It was with pleasure this week that, as part of our induction process for new employees, I was able to introduce them to the great work we do in road safety at Abley, on behalf of our Safe Systems team. The focus for our team is on the Safe System approach to creating a safe transport system; one that recognises humans make mistakes and is designed so that these mistakes do not need to cost lives.
During the discussion, one of our new employees asked what, if anything, we were doing with regard to the Dutch Reach? For those not in the transport space, this doesn’t refer to how generous Dutch people are when at the bar, but rather the practice of a car driver opening their vehicle door with the opposite hand. While at first this may seem odd, it has significant safety benefits for one of the most vulnerable road user groups – cyclists.
Through encouraging (or requiring when mandated) drivers to use their opposite hand to open a vehicle door (see figure 1), they are forced to turn their body and head further when getting out of the car. In effect, this requires four discreet actions that help improve safety:
- Pivoting, the driver will pivot in their seat further than normal increasing their field of view
- Look back, most, if not all, drivers will already look behind themselves when exiting a vehicle, but the forced movement of using the Dutch Reach, further focuses their attention behind them, further increasing visibility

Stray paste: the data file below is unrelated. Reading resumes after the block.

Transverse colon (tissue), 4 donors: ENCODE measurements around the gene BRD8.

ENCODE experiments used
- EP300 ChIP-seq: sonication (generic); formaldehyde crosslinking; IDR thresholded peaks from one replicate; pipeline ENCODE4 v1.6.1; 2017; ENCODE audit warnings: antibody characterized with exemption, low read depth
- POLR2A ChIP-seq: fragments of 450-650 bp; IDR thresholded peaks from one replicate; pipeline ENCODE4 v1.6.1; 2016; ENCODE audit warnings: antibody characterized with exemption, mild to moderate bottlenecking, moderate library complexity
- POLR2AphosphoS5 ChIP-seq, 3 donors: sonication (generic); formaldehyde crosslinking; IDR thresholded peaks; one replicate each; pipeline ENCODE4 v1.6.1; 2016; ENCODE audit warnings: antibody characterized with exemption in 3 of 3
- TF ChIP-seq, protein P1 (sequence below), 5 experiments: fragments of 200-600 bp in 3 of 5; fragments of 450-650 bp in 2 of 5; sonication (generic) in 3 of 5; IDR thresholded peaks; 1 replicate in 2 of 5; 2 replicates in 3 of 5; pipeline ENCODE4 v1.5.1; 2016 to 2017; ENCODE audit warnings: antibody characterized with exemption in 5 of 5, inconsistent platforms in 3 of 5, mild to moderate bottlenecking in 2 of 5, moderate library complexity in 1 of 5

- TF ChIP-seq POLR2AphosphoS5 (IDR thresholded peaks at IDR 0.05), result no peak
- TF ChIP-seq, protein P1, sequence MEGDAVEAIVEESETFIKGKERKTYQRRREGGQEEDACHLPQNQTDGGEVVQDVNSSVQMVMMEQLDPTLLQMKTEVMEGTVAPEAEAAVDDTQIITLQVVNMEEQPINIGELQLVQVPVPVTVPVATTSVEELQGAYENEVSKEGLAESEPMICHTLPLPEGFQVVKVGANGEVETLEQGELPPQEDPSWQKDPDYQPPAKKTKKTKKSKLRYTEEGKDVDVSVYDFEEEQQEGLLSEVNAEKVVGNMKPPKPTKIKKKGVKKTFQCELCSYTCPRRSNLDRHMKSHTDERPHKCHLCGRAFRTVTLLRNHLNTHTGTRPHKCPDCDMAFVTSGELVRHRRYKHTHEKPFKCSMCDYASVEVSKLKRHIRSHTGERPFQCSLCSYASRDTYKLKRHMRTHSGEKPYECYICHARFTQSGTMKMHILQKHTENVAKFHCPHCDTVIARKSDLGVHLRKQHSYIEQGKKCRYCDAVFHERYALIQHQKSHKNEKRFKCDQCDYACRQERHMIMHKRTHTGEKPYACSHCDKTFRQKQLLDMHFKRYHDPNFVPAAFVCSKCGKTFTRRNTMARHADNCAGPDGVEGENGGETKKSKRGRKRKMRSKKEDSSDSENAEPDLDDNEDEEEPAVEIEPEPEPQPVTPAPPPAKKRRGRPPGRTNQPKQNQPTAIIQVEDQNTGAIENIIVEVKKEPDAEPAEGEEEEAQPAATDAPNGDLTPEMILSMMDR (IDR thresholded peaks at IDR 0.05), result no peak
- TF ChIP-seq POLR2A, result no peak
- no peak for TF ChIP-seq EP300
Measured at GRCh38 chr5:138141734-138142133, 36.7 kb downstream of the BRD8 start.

- Slower opening, because of the cross-body reach, a driver can’t open a door as fast thereby also helping any approaching drivers/cyclists avoid any potential collision
- Exit facing outwards, as the driver’s body has now pivoted further than normal, the driver is more inclined to face outwards when exiting the vehicle rather than inwards, further improving visibility.
The outcome of this process is that with the great improvement in a driver’s line of sight, the blind spot people have when opening a car door with the traditional exit is effectively removed and the roads become safer for all.
The method was adopted into Dutch law back in the 1970’s and has since become engrained in their culture, recognising that these things do take a while to become habit. It was also introduced into the UK Highway code in January, and has been referenced in the South Australian Drivers Handbook. Several other countries refer to this method in their guidance and safety campaigns. Perhaps New Zealand should adopt this method too?
How about giving this a go next time you are getting out of your car…